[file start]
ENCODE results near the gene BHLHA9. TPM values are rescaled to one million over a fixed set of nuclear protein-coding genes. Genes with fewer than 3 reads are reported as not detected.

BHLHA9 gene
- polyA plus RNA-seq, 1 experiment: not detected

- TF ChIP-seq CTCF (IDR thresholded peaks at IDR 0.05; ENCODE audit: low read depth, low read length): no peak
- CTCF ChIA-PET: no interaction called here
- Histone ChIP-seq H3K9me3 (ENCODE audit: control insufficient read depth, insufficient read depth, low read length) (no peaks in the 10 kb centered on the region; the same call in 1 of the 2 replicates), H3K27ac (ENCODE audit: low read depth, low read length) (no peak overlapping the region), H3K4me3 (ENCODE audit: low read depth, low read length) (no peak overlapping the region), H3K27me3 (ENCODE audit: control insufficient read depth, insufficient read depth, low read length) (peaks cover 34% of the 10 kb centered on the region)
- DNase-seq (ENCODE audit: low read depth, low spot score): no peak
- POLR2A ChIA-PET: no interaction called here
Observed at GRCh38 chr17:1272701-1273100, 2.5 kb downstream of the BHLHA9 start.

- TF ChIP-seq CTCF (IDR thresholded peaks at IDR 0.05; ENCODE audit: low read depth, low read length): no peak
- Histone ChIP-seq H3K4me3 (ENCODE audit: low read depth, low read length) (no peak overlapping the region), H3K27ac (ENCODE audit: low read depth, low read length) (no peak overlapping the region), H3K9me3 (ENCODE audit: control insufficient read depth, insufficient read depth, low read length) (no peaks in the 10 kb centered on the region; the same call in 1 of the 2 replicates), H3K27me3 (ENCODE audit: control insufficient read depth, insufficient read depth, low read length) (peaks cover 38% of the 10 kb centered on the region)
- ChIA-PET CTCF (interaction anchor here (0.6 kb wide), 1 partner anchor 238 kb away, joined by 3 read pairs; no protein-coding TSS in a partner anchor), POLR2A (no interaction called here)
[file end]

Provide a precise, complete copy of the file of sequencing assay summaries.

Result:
ENCODE results near the gene BHLHA9. TPM values are rescaled to one million over a fixed set of nuclear protein-coding genes. Genes with fewer than 3 reads are reported as not detected.

BHLHA9 gene
- polyA plus RNA-seq, 1 experiment: not detected

- TF ChIP-seq CTCF (IDR thresholded peaks at IDR 0.05; ENCODE audit: low read depth, low read length): no peak
- CTCF ChIA-PET: no interaction called here
- Histone ChIP-seq H3K9me3 (ENCODE audit: control insufficient read depth, insufficient read depth, low read length) (no peaks in the 10 kb centered on the region; the same call in 1 of the 2 replicates), H3K27ac (ENCODE audit: low read depth, low read length) (no peak overlapping the region), H3K4me3 (ENCODE audit: low read depth, low read length) (no peak overlapping the region), H3K27me3 (ENCODE audit: control insufficient read depth, insufficient read depth, low read length) (peaks cover 34% of the 10 kb centered on the region)
- DNase-seq (ENCODE audit: low read depth, low spot score): no peak
- POLR2A ChIA-PET: no interaction called here
Observed at GRCh38 chr17:1272701-1273100, 2.5 kb downstream of the BHLHA9 start.

- TF ChIP-seq CTCF (IDR thresholded peaks at IDR 0.05; ENCODE audit: low read depth, low read length): no peak
- Histone ChIP-seq H3K4me3 (ENCODE audit: low read depth, low read length) (no peak overlapping the region), H3K27ac (ENCODE audit: low read depth, low read length) (no peak overlapping the region), H3K9me3 (ENCODE audit: control insufficient read depth, insufficient read depth, low read length) (no peaks in the 10 kb centered on the region; the same call in 1 of the 2 replicates), H3K27me3 (ENCODE audit: control insufficient read depth, insufficient read depth, low read length) (peaks cover 38% of the 10 kb centered on the region)
- ChIA-PET CTCF (interaction anchor here (0.6 kb wide), 1 partner anchor 238 kb away, joined by 3 read pairs; no protein-coding TSS in a partner anchor), POLR2A (no interaction called here)